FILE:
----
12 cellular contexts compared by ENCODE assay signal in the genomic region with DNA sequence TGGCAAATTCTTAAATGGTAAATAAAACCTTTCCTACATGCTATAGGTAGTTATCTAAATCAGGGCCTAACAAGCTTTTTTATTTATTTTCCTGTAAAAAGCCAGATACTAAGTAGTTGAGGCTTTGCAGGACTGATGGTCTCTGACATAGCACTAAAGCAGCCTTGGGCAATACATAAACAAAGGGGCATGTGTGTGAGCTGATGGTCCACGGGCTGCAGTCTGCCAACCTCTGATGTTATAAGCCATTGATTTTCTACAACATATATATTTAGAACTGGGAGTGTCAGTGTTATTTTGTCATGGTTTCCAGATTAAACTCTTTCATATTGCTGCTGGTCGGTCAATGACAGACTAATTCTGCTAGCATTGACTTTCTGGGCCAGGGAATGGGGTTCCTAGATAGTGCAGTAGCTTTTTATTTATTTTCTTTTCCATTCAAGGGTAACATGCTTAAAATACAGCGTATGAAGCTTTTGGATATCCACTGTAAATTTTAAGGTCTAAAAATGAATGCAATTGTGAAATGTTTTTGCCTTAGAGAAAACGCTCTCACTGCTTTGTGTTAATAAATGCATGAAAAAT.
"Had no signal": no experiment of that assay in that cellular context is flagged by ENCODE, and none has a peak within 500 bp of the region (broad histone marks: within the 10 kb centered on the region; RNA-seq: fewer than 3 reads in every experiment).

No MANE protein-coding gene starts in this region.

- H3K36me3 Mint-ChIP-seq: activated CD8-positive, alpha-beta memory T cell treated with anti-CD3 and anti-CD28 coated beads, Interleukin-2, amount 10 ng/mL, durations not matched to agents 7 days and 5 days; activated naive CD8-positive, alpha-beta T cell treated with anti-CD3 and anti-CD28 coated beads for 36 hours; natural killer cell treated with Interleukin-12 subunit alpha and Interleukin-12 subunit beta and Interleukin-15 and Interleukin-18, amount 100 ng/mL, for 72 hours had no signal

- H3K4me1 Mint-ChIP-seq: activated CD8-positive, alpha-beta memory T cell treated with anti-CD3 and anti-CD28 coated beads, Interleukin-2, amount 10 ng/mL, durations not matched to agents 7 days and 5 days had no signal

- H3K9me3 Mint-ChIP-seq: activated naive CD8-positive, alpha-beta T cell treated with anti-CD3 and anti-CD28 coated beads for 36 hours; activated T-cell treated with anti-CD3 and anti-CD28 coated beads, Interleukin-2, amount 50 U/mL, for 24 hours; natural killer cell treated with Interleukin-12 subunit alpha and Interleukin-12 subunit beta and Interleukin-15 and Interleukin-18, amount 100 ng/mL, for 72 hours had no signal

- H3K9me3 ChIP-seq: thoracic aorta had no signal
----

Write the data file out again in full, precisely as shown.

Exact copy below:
12 cellular contexts compared by ENCODE assay signal in the genomic region with DNA sequence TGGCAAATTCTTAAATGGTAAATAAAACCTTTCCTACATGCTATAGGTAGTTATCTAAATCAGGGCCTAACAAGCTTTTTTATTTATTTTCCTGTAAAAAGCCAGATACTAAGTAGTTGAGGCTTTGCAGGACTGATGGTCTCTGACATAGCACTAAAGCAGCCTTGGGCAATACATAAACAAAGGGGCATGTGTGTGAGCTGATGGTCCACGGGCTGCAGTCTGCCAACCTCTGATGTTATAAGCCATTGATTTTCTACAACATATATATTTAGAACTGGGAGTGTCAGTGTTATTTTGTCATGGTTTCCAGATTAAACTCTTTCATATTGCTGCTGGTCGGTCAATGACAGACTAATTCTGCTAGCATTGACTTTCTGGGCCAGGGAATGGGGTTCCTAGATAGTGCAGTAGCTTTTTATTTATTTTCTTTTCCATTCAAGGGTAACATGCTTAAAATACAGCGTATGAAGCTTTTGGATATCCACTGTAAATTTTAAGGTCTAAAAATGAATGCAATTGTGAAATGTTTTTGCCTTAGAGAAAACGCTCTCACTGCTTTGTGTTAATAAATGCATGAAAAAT.
"Had no signal": no experiment of that assay in that cellular context is flagged by ENCODE, and none has a peak within 500 bp of the region (broad histone marks: within the 10 kb centered on the region; RNA-seq: fewer than 3 reads in every experiment).

No MANE protein-coding gene starts in this region.

- H3K36me3 Mint-ChIP-seq: activated CD8-positive, alpha-beta memory T cell treated with anti-CD3 and anti-CD28 coated beads, Interleukin-2, amount 10 ng/mL, durations not matched to agents 7 days and 5 days; activated naive CD8-positive, alpha-beta T cell treated with anti-CD3 and anti-CD28 coated beads for 36 hours; natural killer cell treated with Interleukin-12 subunit alpha and Interleukin-12 subunit beta and Interleukin-15 and Interleukin-18, amount 100 ng/mL, for 72 hours had no signal

- H3K4me1 Mint-ChIP-seq: activated CD8-positive, alpha-beta memory T cell treated with anti-CD3 and anti-CD28 coated beads, Interleukin-2, amount 10 ng/mL, durations not matched to agents 7 days and 5 days had no signal

- H3K9me3 Mint-ChIP-seq: activated naive CD8-positive, alpha-beta T cell treated with anti-CD3 and anti-CD28 coated beads for 36 hours; activated T-cell treated with anti-CD3 and anti-CD28 coated beads, Interleukin-2, amount 50 U/mL, for 24 hours; natural killer cell treated with Interleukin-12 subunit alpha and Interleukin-12 subunit beta and Interleukin-15 and Interleukin-18, amount 100 ng/mL, for 72 hours had no signal

- H3K9me3 ChIP-seq: thoracic aorta had no signal